The 1995 border conflict between Peru and Ecuador started and ended in 1995, but its impact is still evident in both countries today. Landmines placed by both Peruvian and Ecuadorian forces along the jungle border still remain many years after the conflict. In addition, remnants of the Shining Path, a U.S.-designated Foreign Terrorist Organization, continue to use landmines and improvised explosive devices in attacks on security forces in the region.
For the past 10 years, the United States Government and Peru Mine Action Center (CONTRAMINAS) have worked in collaboration to safely dispose of these abandoned or forgotten landmines. This program has been extremely successful, locating and destroying more than 3,900 landmines in Peru so far. I recently met Ed Trimakas, the Latin America Program Manager from the Office of Weapons and Abatement in the Bureau of Political-Military Affairs (PM/WRA), who gave me an inside look at how the United States and Peru have worked together to build Peru's capacity to safeguard local communities from these hidden hazards.
Ed explained the two parts of successful demining effort in Peru. The first effort is training members of Peru's military and National Police to develop national capacity at the national mine action center CONTRAMINAS. PM/WRA provides funding to RONCO Consulting Corporation which helped to procure trainers and equipment for more than 100 members of Peru's military and National Police and develop CONTRAMINAS facilities and national staff. The second effort is a victims' assistance program headed by the Polus Center for Social and Economic Development, an non-governmental organzation that supports community-based programs that promote social and economic opportunities for people with disabilities and other vulnerable groups. Polus has worked to build the Instituto Nacional de Rehabilitacion, a rehabilitation center for locals who have been affected by landmines. Polus has also set up a vocational school to help hundreds of Peruvians injured by landmines learn new skills, allowing them to return to their daily lives and support their families.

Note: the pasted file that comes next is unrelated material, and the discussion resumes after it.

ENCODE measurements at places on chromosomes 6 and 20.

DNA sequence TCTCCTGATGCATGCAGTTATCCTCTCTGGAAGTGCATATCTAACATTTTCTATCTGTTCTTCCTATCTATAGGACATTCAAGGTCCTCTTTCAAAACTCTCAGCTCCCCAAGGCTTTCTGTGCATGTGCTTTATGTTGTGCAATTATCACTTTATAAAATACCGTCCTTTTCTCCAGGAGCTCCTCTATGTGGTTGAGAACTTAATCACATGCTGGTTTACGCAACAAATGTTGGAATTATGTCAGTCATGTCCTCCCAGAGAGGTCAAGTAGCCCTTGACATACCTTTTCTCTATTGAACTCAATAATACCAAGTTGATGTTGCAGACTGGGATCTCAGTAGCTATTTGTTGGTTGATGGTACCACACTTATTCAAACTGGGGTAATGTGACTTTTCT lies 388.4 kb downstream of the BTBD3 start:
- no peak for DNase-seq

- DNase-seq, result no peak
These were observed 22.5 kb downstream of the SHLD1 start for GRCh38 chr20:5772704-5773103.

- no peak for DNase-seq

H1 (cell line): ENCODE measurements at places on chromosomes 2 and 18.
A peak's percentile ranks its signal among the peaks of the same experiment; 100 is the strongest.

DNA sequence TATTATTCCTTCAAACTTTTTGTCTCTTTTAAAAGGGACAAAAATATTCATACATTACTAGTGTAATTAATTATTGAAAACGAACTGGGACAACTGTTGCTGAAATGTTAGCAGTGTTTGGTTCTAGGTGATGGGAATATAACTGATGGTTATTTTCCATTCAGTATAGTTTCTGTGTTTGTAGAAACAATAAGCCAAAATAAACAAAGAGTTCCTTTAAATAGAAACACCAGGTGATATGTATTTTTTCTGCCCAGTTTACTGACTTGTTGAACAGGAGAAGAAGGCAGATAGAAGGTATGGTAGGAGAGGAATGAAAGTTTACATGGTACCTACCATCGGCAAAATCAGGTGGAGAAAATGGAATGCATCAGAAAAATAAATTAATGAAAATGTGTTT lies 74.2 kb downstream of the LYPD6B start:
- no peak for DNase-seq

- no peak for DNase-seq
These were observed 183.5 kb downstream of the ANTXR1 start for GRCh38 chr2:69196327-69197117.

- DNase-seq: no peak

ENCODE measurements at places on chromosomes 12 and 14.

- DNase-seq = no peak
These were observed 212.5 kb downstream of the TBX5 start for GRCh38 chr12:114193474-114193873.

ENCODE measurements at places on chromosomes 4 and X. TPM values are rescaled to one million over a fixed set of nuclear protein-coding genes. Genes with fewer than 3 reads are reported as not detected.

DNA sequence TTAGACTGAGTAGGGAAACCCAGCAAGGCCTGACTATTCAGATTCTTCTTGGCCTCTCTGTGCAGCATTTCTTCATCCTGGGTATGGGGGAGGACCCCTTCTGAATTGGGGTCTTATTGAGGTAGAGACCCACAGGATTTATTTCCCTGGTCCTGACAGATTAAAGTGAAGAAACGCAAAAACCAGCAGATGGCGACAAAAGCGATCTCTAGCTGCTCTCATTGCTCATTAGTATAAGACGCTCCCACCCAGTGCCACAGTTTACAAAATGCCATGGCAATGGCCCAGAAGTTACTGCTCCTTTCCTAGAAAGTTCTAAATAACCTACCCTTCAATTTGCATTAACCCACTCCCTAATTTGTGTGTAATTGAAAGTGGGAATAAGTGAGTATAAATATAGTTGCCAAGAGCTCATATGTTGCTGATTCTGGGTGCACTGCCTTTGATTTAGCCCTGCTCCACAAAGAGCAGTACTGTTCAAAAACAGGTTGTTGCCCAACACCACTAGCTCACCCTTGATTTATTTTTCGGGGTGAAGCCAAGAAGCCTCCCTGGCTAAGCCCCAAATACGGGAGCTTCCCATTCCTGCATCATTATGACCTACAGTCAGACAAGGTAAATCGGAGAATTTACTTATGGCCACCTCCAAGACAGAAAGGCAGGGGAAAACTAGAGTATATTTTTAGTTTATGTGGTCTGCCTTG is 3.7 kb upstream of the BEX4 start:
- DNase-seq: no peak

Under the Conventional Weapons Destruction Program -- a partnership among the U.S. State Department, the U.S. Department of Defense, the U.S. Agency for International Development, and the Centers for Disease Control and Prevention -- the United States has contributed more than $1.9 billion toward landmine clearance and conventional weapons and munitions destruction in 80 countries. U.S.-funded initiatives include:
• Mine clearance projects by 63 partner organizations, such as RONCO, the Mines Advisory Group (MAG) and The HALO Trust;
• Mine-risk education to help endangered residents avoid injury by identifying potential hazards;
• Research and development into new demining technologies;
• Training local demining technicians in affected countries; and
• Supporting rehabilitation programs serving those injured by landmines and unexploded munitions.
Peru has set a goal of becoming landmine impact-free by 2017. Reaching this goal will require a combined effort of CONTRAMINAS and the deminers within the military and National Police, and as well as limited help from the United States. While the funding for the programs within Peru will end as early as 2012, the U.S. contribution has helped provide the resources to jump start Peru's demining program and develop the local capacity to sustain Peruvian efforts in the longer term.
In many countries around the world, landmines and unexploded ordnance inhibit development, disrupt markets and production, prevent the delivery of goods and services, and generally obstruct reconstruction and stabilization efforts. By removing these deadly hazards, we can help children, families, and communities to live in safety, as well as encourage the socio-economic development needed to further the larger goal of promoting peace and prosperity.
The United States is proud to be the world's single largest financial supporter of conventional weapons destruction programs, such as humanitarian demining, and to help countries like Peru build their own expertise and take a leadership role in solving the problem.